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Coke and Pepsi Are The World’s Top Consumer Plasti...

Coca-Cola was found to be the most polluted brand in the world for the second year in a row, according to a global audit of collected plastic trash conducted by the Break Free From Plastic global movement, as The Intercept reported. While Nestle, Pepsi and snack-maker Mondelez followed Coca-Cola, the Atlanta-based beverage giant was responsible for more plastic litter than the other three combined, according to the report...

Overall, how safe is drinking water for most peopl...

Sometimes our drinking water systems experience dangerous failures, such as the Flint lead poisoning disaster that made major news beginning in 2014. But outside those headline grabbing crises, how safe is our drinking. The nonprofit Environmental Working Group wants to help you answer that question. It has collected all the water-quality information that utilities in the U.S. submit to their state environmental or public...

Curbing runoff from giant livestock farms key to s...

CHICAGO – Summer may be over, but eyes still need to be on Lake Erie. Toxic algal blooms had another bad year, covering 620 square miles of the lake at one point with a thick green scum and microcystin toxins. The situation won’t improve until the manure and fertilizer runoff pollution causing the toxic algal blooms is significantly reduced. Until then, safe clean drinking water will be impaired and at risk every summer,...

Ocean Cleaning Device Succeeds in Removing Plastic...

An enormous floating device designed by Dutch scientists for the non-profit Ocean Cleanup successfully captured and removed plastic from the Great Pacific Garbage Patch, the company announced Wednesday, as CNN reported. Ocean Cleanup has been hard at work on creating a device to attack the plastic waste crisis for seven years, by creating a device that captures plastic in its fold like a giant arm, according to Business...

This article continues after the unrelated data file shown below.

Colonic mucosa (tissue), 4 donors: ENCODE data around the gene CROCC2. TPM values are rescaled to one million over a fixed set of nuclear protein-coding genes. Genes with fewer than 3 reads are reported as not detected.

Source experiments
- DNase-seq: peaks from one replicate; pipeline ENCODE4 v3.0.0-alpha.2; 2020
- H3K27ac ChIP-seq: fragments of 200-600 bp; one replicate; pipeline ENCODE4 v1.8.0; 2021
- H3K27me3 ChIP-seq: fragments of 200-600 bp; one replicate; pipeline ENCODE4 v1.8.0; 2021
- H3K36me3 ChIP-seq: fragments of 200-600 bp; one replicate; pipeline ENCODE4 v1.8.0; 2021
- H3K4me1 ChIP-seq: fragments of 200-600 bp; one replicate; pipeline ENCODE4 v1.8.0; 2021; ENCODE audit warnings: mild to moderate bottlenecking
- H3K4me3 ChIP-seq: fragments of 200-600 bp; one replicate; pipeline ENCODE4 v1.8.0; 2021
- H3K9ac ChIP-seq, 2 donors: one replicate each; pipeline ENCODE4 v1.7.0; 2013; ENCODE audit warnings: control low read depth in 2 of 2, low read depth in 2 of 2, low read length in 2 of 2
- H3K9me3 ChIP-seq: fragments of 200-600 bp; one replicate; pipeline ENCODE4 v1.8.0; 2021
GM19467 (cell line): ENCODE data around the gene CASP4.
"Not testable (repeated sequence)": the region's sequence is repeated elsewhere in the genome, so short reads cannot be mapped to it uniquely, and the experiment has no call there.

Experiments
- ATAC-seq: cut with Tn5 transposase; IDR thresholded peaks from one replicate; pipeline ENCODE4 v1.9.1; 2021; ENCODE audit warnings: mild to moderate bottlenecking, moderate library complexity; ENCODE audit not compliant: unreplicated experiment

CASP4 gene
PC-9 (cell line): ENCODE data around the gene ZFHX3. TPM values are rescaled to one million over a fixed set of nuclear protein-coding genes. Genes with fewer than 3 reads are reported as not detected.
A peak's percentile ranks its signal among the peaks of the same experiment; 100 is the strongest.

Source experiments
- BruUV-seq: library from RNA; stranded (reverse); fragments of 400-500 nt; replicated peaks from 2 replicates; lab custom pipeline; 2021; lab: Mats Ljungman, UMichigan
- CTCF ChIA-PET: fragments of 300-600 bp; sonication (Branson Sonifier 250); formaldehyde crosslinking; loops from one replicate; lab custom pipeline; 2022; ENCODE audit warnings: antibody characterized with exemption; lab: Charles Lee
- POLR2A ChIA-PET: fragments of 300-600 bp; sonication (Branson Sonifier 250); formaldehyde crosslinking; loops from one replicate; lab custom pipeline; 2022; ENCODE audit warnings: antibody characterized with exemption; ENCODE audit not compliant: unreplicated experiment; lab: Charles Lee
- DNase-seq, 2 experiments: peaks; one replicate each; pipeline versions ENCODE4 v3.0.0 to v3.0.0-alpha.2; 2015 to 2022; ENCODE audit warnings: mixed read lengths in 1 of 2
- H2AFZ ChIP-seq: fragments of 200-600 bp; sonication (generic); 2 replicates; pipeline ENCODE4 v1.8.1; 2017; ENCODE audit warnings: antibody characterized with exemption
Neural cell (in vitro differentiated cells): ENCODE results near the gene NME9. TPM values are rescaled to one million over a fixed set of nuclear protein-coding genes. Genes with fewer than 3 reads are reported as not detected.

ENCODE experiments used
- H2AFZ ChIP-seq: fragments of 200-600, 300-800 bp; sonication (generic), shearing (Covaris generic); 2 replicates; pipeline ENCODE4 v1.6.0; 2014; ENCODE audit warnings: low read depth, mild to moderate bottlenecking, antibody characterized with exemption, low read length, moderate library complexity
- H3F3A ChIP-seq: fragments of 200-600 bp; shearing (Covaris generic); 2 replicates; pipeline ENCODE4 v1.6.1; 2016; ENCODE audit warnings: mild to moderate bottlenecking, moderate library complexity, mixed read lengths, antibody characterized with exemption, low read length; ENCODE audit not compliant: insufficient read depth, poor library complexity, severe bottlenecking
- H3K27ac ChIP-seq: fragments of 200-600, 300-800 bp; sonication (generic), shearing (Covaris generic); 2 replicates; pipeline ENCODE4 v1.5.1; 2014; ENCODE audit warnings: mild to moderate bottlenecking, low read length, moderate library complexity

Gov. DeWine orders testing for ‘forever chemicals’...

The Ohio Environmental Protection Agency and Ohio Department of Public Health have been ordered by the governor to test for toxic fluorinated chemicals in the state’s drinking water. Ohio has not created standards to limit the chemicals. Other states, including Michigan, have independently set much lower limits compared to a federal advisory on the chemicals in an effort to protect public health. Gov. Mike DeWine has ordered...

Just One Tea Bag Can Release Billions of Microscop...

From Arctic snow to the deep sea, microplastics have been found in some unusual places. Now, it turns out they could be lurking at the bottom of your cup of tea! McGill University chemical engineering professor Nathalie Tufenkji decided to test tea bags after she was given one in a Montreal cafe that looked like it was made from plastic. “I said, ‘Oh God, I’m sure if it’s plastic it’s, like,...

Delicate Wash Cycle Uses More Water and Releases 8...

The delicate wash cycle uses much more water than other settings, which triggers the release of hundreds of thousands of plastic microfibers, which travel down the drain and potentially into marine waterways, according to a new study published in the journal Environmental Science and Technology. Researchers at Newcastle University in the UK found that the delicate cycle, which uses about twice as much water as other...

Trump Admin Repeals Obama-Era Clean Water Protecti...